The medal ceremonies are a good example of why Paul is so effective as a candidate. They are the result of efforts by his staff to secure medals for veterans who never received them. These are moving events, and Paul does dozens of them each year. The recipients’ families often weep when they receive the medals that Paul’s staff has had framed, usually with photographs of the soldier as a young man. Paul gives a short speech, celebrating the medal winners and plugging a few of his own political causes. At several stops people who know him as a doctor come up to him. “Guess what?” one young woman says as we stand in the parking lot of a small newspaper. “You delivered me!” Several of his older constituents mention the help they got from Paul in getting free or discounted prescription drugs by exploiting a little-known patient-assistance program offered by drug companies. His staff makes an effort to send all of his constituents birthday cards, as well as condolences at the death of a family member.

At the Northside Rotary Club luncheon at the Victoria Country Club, Paul is in his usual form. He is not a particularly inspiring speaker, but he pulls no punches: a combination of bland and apocalyptic. He talks of the “bubble” world economy, of the Federal Reserve System as the “counterfeiter for the world.” He says that, contrary to what everyone else in Washington thinks, there is no surplus in the Treasury. He says we should get rid of the income tax, get rid of the Food and Drug Administration (“It does more harm than good”), and abolish the Environmental Protection Agency (“It now controls your land”).

The businessmen in attendance applaud politely. They seem to be somewhat perplexed by Paul’s monetary theories, strongly in favor of his anti-tax message, and amused by some of the anti-government rhetoric. A couple of them tell me that they like him because he votes against taxes. But what he actually says in his twenty-minute speech doesn’t seem to matter that much to the one hundred or so Rotarians. In a strange way, he transcends his message. They don’t see Dr. No, the man who wants to dismantle Washington. They just see good old Ron Paul, the taxpayers’ best friend.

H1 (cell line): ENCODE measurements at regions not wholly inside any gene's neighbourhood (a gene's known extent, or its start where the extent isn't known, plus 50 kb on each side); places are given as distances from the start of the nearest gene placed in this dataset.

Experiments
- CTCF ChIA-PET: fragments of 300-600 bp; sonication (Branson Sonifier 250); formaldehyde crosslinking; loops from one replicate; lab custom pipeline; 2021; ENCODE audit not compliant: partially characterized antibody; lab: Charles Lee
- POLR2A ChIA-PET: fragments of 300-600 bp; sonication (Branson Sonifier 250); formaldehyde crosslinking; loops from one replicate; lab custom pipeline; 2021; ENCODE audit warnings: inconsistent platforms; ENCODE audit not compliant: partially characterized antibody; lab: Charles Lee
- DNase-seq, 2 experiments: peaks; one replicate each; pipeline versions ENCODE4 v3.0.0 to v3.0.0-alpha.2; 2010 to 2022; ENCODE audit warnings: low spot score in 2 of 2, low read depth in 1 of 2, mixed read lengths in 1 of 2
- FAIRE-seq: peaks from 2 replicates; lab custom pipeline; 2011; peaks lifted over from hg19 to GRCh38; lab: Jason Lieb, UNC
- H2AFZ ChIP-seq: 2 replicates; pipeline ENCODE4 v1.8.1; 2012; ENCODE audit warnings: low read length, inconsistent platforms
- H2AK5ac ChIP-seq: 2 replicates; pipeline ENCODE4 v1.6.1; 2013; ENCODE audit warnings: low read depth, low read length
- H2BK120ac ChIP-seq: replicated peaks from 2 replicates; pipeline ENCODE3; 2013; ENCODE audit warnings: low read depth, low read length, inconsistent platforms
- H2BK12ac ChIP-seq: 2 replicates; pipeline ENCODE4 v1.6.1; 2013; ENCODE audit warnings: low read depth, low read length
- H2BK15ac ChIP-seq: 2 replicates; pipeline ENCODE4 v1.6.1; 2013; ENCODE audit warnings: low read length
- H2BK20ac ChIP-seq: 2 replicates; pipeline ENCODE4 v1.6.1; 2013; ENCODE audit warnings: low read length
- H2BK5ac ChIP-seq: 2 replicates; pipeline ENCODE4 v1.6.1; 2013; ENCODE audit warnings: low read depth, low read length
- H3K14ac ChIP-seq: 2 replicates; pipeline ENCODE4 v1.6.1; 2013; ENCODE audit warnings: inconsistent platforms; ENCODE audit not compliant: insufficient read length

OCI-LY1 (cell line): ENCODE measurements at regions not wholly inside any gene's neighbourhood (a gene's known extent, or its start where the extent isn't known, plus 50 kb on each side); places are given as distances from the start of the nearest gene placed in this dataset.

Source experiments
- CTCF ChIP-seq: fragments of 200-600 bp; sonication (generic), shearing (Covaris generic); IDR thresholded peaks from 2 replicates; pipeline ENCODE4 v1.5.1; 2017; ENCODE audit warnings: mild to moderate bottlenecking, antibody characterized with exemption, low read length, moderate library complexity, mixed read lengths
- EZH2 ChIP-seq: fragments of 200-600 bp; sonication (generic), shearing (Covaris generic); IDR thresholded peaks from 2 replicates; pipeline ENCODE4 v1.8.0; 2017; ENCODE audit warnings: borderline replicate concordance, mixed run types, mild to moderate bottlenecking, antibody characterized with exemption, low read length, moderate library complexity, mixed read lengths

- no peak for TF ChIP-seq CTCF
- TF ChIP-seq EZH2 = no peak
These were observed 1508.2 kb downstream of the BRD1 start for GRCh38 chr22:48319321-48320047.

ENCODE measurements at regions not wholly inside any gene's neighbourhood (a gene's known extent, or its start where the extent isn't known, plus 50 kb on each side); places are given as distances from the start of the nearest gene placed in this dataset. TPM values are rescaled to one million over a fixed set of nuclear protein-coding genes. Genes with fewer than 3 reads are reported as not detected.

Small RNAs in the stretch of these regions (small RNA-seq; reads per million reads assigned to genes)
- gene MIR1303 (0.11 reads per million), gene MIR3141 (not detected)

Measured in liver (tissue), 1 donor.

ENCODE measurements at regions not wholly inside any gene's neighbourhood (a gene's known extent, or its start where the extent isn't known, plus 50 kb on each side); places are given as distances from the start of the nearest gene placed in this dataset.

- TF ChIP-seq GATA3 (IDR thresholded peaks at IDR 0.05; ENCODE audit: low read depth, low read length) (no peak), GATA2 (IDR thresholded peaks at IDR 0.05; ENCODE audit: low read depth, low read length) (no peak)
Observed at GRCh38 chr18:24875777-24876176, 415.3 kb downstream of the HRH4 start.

But if effectiveness is measured by his success at sponsoring and passing bills in Congress, he does not score as well. He is not, after all, a leader or a consensus builder. He is a loner, an outsider. “We don’t kid ourselves about the chance of passage of a lot of these bills,” concedes Paul’s press secretary, Jeff Deist. In his past three terms in Congress, Paul has managed to get only two pieces of his own legislation onto the floor and into law: a bill to prohibit the Department of Housing and Urban Development from seizing a church in New York State by eminent domain and a bill transferring ownership of the Lake Texana dam project from the federal government back to the State of Texas. He has, in addition, managed to get four amendments into other bills, including prohibitions on funding for national ID numbers and federal teacher certification. That doesn’t mean he doesn’t try to pass legislation. In the 106th Congress he sponsored 59 bills, including measures abolishing the income tax and estate and gift taxes, withdrawing the U.S. from the World Trade Organization, ensuring the integrity of Social Security trust funds, and prohibiting the Department of Defense from using troops in Kosovo unless specifically authorized by law. In the current Congress, he is sponsoring 35 bills. He again proposes to abolish the personal income tax, he wants to repeal the War Powers Resolution so that the president cannot deploy American troops without a declaration of war by Congress, and he has moved to end U.S. membership in the United Nations. Few of these have even been debated on the floor, let alone voted on. His greatest influence these days is probably felt in the area of individual privacy; he has worked tirelessly against national ID cards and other forms of what he considers to be federal snooping.

“Principles have a price,” says Charlie Cook, who publishes the Cook Political Report in Washington. “Ron Paul has a rigid, inflexible ideology, and it has undermined his effectiveness. But he probably sleeps better than anyone else on Capitol Hill.” Paul’s own answer is short and vintage Ron Paul. “The only real measure of effectiveness,” he says, “is if I stand up for people’s rights and their liberty and the Constitution.”